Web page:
Bhojshala row: Week before Basant Panchami, thousands turn up for prayers

The Archaeological Survey of India (ASI) allows Hindus to pray from sunrise to 12.30 pm and then from 3.30 pm till sunset and Muslims from 1 pm to 3 pm on every Basant Panchami.

Written by Milind Ghatwai | Dhar (mp) | Published:February 6, 2016 2:38 am
bhojshala-Kamal Maula mosque, mp mosque prayers, mp news, bhopal news, india news, Basant Panchami,Basant Panchami mosque prayers, Basant Panchami mp People turn up for Friday prayers at the spot. Express

Exactly a week before Basant Panchami, thousands of Muslims offered namaz at Bhojshala-Kamal Maula’s mosque in Madhya Pradesh’s Dhar town on Friday, leaving the local administration worried.

The turnout was much more than usual and came a day after Hindu organisations boycotted a sadbhavana rally organised by the administration protesting that the majority community was not named in the appeal for peace. The right-wing activists argued that the appeal mentioned the minority community and it reflected the biased approach of the administration and the state BJP government.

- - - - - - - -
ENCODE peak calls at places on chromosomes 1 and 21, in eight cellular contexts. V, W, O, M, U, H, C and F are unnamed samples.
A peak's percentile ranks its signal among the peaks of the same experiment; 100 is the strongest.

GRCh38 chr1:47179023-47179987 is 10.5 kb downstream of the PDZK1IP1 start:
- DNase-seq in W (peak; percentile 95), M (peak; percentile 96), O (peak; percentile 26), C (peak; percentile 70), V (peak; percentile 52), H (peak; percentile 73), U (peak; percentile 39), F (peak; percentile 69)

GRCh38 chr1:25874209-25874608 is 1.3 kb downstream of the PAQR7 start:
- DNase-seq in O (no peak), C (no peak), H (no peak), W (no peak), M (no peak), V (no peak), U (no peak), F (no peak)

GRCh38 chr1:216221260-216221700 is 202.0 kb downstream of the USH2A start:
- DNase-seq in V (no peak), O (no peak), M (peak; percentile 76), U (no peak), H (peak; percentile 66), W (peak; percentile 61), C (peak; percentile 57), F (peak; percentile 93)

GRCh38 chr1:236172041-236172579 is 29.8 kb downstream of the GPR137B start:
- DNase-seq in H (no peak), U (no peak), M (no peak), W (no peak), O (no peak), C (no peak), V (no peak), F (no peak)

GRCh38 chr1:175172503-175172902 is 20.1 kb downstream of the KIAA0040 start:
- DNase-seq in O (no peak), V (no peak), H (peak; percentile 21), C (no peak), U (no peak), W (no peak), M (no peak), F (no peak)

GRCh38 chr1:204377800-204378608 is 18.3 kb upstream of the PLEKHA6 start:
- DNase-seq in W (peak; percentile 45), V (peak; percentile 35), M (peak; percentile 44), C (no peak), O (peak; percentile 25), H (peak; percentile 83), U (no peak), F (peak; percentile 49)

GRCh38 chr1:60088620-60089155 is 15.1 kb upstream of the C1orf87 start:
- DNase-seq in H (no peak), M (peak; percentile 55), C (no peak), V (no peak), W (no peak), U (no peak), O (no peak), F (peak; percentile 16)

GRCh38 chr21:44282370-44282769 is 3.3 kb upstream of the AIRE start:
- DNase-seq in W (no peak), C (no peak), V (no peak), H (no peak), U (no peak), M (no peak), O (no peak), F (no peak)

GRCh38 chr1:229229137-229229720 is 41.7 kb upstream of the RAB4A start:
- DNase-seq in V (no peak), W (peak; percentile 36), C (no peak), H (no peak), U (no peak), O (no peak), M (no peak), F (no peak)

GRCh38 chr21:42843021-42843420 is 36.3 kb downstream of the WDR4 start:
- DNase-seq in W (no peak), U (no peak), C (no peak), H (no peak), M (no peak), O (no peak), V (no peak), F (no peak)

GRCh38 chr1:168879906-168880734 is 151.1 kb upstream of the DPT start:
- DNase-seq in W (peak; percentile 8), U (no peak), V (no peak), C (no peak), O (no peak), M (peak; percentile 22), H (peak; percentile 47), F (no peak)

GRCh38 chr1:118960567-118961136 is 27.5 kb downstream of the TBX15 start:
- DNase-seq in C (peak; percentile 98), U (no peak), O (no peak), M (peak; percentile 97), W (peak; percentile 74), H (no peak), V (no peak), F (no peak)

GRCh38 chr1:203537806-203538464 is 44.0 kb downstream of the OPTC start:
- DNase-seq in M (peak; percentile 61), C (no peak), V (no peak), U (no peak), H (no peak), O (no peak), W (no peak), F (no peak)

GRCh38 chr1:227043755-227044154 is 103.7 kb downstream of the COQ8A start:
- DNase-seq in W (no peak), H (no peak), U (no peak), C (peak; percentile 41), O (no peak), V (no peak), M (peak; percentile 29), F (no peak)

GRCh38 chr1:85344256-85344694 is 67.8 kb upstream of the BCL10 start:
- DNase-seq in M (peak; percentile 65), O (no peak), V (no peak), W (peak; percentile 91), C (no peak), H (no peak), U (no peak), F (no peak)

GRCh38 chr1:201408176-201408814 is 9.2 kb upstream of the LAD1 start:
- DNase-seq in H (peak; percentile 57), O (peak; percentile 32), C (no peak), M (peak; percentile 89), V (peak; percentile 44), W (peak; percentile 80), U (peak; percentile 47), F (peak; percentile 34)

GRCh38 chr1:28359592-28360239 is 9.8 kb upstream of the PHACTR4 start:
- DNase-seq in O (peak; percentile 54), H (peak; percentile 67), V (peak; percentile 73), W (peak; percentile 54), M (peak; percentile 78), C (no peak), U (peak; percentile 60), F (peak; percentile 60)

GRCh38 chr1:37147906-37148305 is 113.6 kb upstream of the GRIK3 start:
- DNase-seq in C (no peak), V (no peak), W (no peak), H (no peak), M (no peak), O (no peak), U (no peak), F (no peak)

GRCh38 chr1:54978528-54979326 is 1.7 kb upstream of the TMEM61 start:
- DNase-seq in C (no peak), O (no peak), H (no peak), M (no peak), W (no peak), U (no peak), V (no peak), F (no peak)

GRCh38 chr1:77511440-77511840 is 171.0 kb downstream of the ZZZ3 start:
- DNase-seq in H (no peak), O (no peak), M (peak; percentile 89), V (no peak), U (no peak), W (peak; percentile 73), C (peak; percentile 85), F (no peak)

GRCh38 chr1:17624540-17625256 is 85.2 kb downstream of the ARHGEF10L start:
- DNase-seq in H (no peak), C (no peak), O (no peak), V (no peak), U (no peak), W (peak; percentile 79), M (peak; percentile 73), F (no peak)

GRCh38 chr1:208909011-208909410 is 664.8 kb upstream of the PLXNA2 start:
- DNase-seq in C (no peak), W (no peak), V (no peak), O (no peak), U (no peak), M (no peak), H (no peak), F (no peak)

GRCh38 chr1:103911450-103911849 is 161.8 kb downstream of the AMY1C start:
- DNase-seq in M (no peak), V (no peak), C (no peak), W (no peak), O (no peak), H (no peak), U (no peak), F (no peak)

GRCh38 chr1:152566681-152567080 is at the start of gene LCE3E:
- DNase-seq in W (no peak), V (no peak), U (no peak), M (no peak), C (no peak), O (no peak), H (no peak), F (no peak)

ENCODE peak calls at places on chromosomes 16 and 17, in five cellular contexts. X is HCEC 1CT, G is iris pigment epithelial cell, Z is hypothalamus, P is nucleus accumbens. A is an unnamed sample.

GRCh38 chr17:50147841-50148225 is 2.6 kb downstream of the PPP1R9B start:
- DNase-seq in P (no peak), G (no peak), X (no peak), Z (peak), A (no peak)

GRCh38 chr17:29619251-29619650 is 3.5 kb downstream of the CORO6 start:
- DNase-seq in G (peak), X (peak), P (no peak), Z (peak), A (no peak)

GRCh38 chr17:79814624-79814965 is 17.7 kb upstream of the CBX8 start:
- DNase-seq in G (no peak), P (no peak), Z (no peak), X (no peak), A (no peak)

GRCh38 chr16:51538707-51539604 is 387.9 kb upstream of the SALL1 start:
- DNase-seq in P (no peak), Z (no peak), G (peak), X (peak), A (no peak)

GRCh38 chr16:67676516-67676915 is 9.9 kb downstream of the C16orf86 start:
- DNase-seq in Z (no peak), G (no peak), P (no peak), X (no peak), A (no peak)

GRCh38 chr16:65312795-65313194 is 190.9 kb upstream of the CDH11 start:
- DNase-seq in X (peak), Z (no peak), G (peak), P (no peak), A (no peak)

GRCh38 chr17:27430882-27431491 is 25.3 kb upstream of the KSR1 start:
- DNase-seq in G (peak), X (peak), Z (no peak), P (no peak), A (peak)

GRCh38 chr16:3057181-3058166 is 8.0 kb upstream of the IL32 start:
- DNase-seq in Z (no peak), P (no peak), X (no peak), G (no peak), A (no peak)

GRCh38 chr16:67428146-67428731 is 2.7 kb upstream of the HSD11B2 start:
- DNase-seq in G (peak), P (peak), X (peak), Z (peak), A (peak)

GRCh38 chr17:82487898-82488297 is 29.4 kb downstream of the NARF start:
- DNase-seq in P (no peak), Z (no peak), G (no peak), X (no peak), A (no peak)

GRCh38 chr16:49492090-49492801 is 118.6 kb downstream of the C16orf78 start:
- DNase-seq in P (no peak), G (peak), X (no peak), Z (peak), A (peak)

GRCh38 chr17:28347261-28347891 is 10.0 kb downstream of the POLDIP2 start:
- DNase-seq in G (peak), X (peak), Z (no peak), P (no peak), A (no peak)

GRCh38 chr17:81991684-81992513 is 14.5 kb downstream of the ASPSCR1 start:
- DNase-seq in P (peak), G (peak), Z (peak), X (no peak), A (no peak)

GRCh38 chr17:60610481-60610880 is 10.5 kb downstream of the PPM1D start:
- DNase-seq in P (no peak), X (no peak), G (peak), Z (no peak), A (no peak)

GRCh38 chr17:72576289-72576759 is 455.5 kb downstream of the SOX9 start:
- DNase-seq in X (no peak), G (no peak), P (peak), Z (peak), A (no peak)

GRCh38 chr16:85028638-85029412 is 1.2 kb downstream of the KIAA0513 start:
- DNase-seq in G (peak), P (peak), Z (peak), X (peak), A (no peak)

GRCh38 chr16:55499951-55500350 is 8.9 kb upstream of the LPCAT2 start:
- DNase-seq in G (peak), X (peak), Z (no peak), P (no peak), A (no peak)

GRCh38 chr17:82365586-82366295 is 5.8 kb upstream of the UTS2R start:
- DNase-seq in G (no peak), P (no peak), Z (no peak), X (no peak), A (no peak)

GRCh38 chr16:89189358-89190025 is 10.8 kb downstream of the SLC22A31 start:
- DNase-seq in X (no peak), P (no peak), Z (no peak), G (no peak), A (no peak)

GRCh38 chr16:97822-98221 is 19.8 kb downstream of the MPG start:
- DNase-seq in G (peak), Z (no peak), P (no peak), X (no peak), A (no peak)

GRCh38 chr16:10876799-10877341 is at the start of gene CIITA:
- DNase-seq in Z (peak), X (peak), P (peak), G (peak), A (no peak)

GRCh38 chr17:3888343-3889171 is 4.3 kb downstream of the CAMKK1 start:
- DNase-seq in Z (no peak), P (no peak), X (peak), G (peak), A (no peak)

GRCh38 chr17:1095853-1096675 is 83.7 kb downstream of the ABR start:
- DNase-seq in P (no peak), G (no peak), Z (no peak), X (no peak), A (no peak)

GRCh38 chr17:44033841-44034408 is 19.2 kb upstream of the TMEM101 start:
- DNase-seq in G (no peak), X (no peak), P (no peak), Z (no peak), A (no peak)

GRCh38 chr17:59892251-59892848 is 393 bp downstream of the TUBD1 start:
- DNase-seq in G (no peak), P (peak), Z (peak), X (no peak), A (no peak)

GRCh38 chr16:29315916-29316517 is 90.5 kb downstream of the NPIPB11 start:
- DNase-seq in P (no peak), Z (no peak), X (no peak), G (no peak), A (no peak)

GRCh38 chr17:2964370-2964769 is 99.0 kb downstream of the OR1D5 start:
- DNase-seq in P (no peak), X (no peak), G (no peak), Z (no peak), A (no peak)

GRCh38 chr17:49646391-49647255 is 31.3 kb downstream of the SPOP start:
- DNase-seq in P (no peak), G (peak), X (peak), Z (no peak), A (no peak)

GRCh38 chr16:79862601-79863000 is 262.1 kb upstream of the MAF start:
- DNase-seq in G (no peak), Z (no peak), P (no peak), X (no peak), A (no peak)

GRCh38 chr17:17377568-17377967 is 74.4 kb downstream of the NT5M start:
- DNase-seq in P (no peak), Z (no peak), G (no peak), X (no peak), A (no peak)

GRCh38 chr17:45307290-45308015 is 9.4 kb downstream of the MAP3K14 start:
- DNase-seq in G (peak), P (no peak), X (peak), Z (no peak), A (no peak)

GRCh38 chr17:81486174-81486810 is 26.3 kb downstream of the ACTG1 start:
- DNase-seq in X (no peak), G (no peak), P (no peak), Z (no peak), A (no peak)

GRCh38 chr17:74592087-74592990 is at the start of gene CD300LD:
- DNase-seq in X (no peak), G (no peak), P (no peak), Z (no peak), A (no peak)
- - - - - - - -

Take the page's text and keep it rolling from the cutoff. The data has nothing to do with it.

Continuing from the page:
The administration has made elaborate arrangements at the Bhojshala-Kamal Maula’s mosque to avoid a repeat of 2006 and 2013, when Dharma Jagaran Manch and Bhoj Utsav Samiti members refused to vacate the premises by 12.30 pm, forcing the police to use force and to ensure a symbolic namaz.

The Archaeological Survey of India (ASI) allows Hindus to pray from sunrise to 12.30 pm and then from 3.30 pm till sunset and Muslims from 1 pm to 3 pm on every Basant Panchami. But this year, Hindu organisations have rejected the arrangement, warning that there will be either puja or namaz at the shrine on February 12 and not both.

“We will pray outside the shrine if we don’t get a commitment from Chief Minister Shivraj Singh Chouhan by February 11 that namaz will not be offered the whole day (on February 12),’’ DJM convener Gopal Sharma told The Indian Express.

On the huge turnout for Friday prayers, Sharma said the turnout included Muslims from neighbouring towns and villages. “They have asked their women to go elsewhere on that day (Basant Panchami). You know what’s coming,’’ he claimed.

Among those who offered prayers on Friday was Shahar Kazi Sadiq Waqar, who was missing ever since he was booked for sedition. Hindu organisations widely circulated his photograph, stating that it was “a slap on the administration’s face”. But a senior police officer said Kazi can’t be arrested till the outcome of the probe was known.

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